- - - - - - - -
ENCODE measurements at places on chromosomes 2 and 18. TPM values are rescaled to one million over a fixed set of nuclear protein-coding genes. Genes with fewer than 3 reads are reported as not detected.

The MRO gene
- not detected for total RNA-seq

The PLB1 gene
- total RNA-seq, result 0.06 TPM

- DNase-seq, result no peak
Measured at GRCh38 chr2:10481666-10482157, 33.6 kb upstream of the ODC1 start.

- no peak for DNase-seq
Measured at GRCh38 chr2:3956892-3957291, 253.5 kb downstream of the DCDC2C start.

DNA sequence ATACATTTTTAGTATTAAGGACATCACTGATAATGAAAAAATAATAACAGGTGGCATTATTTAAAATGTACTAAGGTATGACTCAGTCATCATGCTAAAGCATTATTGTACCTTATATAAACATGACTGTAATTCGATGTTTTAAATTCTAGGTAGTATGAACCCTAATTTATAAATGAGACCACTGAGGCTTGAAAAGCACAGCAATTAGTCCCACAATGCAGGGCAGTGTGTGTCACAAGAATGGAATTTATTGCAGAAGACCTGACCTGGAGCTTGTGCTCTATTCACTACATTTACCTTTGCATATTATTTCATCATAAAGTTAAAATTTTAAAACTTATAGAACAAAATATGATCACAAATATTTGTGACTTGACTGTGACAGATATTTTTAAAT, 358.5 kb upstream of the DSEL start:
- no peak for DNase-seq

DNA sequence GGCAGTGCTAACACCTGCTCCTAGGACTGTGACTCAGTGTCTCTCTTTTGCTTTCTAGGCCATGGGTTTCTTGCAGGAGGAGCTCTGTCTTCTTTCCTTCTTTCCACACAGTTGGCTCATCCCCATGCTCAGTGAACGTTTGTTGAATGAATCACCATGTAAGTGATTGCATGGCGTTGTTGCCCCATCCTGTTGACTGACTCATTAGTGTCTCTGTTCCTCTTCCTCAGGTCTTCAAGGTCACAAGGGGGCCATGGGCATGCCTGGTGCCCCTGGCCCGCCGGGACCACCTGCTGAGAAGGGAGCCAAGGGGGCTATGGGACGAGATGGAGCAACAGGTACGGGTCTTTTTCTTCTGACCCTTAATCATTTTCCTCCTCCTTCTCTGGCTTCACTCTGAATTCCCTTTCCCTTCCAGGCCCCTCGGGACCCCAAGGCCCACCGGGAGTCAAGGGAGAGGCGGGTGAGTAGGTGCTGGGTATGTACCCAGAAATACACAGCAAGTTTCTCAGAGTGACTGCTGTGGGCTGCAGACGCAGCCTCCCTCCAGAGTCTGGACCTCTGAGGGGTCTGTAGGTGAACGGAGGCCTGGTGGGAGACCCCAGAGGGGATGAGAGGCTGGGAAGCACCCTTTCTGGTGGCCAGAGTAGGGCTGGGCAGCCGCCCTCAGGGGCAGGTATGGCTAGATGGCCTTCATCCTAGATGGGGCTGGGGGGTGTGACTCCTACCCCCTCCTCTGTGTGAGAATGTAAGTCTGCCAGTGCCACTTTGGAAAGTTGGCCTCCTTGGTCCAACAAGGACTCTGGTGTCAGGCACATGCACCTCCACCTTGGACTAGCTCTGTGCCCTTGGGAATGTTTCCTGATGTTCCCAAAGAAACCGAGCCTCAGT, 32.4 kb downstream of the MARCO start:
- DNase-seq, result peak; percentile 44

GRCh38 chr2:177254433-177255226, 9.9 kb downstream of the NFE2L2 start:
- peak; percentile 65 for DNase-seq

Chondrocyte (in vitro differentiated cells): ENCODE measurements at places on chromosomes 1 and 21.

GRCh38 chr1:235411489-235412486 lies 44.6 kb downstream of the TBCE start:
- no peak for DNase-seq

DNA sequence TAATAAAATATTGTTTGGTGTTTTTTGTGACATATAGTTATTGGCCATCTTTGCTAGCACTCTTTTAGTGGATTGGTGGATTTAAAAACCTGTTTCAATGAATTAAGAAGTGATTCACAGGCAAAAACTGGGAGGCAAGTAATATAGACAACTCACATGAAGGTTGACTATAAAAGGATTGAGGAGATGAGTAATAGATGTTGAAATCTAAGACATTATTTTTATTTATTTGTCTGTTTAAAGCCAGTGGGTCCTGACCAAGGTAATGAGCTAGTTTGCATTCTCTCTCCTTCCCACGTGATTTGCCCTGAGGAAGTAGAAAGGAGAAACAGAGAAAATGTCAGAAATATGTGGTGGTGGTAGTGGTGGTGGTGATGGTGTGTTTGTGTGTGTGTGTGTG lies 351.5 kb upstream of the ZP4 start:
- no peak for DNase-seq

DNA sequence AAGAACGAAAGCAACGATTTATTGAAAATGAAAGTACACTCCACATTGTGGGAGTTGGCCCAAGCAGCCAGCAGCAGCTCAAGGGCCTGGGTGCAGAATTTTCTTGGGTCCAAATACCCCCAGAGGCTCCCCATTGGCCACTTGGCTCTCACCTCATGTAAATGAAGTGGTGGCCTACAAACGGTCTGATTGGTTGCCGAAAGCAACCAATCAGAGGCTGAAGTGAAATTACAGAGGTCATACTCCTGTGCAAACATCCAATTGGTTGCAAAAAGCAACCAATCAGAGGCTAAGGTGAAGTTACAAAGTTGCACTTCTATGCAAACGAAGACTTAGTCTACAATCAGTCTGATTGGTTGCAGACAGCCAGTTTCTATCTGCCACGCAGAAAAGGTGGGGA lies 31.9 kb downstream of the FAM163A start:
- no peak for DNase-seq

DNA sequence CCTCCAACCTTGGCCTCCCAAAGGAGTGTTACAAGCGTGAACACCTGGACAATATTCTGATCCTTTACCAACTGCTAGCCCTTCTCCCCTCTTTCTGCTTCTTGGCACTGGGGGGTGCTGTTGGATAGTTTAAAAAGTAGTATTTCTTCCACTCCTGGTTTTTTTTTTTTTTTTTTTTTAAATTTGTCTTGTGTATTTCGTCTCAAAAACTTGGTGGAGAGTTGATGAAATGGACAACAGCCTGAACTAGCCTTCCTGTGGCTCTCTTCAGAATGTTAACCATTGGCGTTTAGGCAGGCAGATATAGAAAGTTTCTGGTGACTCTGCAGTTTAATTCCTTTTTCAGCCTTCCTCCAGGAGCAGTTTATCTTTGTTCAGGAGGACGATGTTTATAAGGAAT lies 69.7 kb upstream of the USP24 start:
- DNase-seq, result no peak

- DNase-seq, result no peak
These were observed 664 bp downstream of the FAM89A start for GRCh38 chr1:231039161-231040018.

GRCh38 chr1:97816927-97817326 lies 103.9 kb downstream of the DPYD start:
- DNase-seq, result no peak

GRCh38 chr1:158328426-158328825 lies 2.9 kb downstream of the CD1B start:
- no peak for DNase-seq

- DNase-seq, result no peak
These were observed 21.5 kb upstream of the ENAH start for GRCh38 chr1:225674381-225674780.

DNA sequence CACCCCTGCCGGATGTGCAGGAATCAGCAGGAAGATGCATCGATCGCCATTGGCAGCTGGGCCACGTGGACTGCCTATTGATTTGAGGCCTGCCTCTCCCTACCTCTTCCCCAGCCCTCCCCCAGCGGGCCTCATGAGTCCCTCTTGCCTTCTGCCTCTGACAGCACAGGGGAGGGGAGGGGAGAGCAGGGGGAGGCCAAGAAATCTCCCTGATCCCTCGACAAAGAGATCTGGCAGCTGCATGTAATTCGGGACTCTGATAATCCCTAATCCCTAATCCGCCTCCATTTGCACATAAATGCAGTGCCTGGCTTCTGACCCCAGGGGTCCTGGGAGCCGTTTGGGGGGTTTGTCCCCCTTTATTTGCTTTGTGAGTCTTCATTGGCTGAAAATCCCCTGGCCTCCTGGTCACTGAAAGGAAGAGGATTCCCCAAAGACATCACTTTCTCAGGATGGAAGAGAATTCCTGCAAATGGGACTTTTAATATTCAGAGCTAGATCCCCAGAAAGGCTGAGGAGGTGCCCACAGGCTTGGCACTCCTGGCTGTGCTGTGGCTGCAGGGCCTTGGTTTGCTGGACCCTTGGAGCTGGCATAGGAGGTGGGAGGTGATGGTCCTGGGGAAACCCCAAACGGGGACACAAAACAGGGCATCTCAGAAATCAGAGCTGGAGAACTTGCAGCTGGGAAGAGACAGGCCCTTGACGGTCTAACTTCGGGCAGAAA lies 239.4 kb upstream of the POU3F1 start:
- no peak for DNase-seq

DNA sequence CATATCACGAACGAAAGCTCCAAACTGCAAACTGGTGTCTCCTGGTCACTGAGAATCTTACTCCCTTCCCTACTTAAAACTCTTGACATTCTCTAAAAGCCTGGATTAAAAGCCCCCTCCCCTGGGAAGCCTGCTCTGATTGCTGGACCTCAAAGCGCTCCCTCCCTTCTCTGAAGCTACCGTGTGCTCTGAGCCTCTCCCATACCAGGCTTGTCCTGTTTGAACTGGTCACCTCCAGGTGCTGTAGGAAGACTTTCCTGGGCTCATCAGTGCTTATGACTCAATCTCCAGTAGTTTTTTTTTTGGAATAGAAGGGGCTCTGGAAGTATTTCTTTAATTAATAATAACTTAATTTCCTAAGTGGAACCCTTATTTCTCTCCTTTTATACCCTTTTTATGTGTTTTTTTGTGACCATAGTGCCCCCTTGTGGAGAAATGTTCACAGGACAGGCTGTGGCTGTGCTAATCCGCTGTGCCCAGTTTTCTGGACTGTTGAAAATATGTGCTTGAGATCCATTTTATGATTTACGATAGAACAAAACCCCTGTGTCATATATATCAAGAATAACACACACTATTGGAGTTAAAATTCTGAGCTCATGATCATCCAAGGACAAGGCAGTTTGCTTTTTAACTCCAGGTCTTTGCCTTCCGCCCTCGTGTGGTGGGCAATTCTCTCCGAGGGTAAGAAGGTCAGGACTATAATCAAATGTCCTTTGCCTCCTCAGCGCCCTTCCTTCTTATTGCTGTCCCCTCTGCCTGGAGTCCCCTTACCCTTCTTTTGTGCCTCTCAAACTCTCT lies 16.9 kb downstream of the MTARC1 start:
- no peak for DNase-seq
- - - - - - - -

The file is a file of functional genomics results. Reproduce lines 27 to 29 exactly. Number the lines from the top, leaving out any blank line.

GRCh38 chr1:97816927-97817326 lies 103.9 kb downstream of the DPYD start:
- DNase-seq, result no peak

GRCh38 chr1:158328426-158328825 lies 2.9 kb downstream of the CD1B start: